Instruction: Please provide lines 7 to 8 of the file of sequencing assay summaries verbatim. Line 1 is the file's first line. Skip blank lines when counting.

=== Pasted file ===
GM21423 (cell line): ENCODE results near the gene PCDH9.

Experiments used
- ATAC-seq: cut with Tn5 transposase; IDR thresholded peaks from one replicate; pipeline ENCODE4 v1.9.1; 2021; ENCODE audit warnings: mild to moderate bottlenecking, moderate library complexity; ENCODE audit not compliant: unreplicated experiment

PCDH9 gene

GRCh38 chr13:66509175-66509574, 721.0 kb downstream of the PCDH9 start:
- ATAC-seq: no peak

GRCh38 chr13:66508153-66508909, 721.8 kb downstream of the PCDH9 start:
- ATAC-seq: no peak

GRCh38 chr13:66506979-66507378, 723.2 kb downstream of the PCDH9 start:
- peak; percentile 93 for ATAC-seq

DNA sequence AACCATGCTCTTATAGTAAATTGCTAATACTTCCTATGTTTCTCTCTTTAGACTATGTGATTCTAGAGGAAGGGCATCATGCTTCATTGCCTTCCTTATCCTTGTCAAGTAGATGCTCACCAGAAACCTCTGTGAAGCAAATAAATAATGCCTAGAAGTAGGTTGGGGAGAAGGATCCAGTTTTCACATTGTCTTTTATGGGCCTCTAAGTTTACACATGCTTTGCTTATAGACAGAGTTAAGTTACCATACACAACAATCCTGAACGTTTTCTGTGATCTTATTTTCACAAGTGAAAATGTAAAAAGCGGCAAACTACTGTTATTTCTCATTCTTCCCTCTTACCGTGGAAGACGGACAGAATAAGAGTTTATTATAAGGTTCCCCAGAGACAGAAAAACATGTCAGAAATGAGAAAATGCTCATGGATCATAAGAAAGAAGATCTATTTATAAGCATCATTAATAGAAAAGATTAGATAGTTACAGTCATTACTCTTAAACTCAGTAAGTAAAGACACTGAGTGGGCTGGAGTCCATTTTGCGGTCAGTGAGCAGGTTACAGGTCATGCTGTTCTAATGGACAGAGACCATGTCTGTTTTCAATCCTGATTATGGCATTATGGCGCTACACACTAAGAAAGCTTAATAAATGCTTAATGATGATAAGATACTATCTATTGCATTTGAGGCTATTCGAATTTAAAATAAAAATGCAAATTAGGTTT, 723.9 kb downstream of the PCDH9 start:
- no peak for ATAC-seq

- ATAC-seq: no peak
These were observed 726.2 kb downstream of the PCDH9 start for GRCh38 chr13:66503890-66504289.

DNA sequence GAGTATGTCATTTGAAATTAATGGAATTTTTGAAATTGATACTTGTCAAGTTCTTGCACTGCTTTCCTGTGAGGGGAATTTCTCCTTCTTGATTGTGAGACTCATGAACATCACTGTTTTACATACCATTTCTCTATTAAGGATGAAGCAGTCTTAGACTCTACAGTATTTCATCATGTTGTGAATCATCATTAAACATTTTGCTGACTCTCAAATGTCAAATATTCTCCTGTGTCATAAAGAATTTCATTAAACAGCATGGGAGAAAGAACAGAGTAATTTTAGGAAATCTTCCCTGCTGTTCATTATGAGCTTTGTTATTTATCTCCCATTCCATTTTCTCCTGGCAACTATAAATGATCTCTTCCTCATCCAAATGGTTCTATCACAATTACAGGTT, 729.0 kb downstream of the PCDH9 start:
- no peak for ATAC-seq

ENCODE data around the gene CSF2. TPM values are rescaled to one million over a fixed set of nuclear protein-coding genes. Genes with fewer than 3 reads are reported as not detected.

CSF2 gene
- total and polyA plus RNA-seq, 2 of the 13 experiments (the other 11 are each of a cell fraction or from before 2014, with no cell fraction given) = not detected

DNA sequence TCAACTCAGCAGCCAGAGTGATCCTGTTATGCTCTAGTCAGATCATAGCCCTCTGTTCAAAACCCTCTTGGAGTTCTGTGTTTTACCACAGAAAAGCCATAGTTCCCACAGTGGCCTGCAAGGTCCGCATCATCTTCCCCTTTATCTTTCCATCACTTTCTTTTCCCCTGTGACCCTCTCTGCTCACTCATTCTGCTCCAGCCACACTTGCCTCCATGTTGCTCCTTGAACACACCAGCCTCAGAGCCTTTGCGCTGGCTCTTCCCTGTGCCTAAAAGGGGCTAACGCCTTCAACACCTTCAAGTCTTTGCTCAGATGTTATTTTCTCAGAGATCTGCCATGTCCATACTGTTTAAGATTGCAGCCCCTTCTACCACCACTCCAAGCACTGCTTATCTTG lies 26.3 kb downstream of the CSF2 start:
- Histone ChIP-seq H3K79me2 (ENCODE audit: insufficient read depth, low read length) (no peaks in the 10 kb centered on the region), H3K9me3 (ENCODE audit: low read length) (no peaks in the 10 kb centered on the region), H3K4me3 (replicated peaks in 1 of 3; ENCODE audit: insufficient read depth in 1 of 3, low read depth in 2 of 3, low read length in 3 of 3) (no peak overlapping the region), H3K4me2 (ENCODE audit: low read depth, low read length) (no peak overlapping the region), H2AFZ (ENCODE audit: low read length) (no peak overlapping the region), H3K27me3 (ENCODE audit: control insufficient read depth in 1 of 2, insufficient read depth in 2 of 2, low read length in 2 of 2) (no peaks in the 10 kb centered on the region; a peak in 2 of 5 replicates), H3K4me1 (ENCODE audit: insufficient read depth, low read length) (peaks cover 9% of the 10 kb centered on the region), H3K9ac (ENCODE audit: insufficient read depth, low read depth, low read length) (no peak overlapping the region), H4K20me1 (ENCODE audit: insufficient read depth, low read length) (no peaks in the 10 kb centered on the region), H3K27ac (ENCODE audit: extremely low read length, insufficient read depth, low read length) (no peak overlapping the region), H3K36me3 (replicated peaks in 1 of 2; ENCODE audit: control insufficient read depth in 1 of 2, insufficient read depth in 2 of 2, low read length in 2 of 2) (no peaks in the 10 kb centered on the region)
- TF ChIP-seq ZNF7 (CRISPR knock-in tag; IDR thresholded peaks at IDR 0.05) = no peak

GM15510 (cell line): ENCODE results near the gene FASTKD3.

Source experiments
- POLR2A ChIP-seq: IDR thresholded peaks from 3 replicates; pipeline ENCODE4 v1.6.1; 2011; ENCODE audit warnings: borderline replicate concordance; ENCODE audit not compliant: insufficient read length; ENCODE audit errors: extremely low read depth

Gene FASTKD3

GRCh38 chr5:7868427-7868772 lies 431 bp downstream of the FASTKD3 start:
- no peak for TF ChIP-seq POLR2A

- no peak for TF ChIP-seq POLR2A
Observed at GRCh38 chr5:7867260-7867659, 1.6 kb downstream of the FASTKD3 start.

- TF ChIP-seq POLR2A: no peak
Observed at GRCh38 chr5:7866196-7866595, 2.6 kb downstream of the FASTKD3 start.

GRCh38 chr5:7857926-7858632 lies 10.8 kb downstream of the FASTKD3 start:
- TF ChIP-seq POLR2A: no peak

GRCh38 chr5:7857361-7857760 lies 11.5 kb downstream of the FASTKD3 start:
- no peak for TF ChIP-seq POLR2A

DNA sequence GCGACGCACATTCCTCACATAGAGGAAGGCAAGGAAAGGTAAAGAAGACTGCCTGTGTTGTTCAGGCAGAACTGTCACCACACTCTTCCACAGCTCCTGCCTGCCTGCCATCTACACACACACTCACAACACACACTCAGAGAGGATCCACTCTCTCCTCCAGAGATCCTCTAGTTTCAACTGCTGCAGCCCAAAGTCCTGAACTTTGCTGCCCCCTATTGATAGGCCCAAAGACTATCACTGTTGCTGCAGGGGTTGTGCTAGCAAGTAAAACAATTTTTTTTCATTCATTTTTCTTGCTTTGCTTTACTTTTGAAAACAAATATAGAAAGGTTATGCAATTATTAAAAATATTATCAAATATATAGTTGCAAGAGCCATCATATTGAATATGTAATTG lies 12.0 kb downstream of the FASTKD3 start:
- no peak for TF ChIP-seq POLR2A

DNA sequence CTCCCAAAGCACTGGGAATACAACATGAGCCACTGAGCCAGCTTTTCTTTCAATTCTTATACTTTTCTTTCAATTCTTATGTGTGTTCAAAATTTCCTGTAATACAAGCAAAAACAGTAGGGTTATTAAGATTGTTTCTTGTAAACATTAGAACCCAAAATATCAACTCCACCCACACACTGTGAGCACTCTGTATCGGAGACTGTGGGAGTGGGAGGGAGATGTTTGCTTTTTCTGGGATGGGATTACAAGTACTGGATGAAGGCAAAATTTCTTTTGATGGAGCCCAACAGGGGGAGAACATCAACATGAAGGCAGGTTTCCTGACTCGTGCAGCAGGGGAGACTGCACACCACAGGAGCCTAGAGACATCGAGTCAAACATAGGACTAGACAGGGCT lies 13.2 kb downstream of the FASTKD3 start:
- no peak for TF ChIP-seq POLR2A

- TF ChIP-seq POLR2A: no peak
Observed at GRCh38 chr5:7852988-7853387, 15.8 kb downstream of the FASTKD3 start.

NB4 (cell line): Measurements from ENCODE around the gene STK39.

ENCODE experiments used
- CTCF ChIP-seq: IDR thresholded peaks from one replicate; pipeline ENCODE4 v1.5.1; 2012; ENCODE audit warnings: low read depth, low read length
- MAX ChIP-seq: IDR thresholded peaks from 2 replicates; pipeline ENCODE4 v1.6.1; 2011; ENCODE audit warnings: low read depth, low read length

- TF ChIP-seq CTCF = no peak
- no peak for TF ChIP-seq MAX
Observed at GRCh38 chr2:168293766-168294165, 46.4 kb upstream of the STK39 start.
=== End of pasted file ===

GRCh38 chr13:66508153-66508909, 721.8 kb downstream of the PCDH9 start:
- ATAC-seq: no peak